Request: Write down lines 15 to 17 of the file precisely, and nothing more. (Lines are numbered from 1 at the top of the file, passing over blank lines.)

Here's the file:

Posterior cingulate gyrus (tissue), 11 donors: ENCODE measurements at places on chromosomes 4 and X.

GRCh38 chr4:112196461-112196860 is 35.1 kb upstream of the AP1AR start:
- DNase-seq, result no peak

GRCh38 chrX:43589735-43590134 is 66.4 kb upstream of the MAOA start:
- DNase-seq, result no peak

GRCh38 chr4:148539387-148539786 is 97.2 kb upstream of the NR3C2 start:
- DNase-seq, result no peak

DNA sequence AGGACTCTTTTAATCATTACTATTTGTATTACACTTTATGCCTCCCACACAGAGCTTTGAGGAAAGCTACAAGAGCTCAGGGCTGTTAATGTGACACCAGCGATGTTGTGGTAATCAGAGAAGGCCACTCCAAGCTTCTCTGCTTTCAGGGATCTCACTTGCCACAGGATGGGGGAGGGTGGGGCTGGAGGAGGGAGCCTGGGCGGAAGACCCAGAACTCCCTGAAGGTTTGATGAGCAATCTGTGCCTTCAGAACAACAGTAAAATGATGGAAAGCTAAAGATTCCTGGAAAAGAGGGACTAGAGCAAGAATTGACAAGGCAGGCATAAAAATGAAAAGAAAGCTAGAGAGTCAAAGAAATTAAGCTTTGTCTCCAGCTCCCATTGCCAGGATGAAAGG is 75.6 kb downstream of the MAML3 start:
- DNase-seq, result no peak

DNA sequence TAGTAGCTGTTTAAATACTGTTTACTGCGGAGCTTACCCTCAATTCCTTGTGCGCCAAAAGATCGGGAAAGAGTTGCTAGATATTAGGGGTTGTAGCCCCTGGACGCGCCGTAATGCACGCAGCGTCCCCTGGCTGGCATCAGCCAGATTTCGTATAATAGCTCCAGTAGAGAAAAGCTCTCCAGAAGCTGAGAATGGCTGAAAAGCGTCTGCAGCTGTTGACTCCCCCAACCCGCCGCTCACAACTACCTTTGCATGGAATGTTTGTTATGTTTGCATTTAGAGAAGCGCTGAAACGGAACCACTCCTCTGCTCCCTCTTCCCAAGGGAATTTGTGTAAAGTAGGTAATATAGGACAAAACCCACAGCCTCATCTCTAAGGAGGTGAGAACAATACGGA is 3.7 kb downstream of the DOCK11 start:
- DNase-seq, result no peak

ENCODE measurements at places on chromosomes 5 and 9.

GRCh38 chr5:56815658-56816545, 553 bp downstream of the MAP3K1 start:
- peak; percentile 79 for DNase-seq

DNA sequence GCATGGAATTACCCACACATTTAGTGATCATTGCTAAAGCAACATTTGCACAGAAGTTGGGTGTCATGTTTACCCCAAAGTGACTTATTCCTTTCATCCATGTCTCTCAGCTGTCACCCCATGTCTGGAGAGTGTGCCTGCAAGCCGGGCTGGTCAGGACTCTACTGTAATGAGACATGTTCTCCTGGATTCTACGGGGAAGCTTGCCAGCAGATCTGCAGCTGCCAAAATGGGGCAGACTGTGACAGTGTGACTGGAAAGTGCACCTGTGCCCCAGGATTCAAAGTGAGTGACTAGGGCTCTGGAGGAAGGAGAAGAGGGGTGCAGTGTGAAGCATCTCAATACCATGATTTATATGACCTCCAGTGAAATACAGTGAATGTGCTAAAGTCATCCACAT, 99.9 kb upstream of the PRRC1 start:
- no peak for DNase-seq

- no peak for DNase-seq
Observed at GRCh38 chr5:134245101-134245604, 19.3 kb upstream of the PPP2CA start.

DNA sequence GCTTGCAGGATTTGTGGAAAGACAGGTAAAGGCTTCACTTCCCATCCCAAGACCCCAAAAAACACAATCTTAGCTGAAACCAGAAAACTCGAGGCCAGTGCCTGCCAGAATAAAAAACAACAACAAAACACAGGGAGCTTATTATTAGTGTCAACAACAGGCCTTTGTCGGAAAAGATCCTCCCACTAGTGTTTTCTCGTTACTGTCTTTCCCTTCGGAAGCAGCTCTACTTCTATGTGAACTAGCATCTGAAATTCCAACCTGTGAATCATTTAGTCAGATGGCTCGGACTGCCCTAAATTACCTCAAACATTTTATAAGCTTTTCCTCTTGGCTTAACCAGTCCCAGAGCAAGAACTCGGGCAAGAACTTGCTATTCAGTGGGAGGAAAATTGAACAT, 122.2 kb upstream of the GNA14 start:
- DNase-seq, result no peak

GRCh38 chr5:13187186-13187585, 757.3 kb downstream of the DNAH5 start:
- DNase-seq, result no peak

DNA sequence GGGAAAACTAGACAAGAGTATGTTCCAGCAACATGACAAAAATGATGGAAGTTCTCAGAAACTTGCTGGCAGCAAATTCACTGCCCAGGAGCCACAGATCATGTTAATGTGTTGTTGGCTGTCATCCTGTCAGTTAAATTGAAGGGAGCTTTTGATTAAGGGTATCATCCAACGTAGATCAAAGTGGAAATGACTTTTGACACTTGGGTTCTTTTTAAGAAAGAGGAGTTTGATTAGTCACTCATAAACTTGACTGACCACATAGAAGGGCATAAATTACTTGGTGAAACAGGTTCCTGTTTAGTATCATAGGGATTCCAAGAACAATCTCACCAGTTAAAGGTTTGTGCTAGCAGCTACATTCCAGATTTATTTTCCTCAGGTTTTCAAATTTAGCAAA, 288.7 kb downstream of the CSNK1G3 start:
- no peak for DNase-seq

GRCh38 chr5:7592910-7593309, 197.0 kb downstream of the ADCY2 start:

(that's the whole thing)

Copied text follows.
DNA sequence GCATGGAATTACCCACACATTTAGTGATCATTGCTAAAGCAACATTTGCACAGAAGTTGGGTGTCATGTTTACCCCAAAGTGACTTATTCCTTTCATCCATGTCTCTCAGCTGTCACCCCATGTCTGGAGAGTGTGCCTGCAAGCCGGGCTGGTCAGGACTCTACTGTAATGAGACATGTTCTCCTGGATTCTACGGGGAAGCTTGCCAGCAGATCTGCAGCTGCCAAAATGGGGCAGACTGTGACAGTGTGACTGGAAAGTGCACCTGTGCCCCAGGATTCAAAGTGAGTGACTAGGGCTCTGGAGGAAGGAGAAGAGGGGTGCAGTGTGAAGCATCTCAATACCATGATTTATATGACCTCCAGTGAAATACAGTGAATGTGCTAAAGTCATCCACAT, 99.9 kb upstream of the PRRC1 start:
- no peak for DNase-seq

- no peak for DNase-seq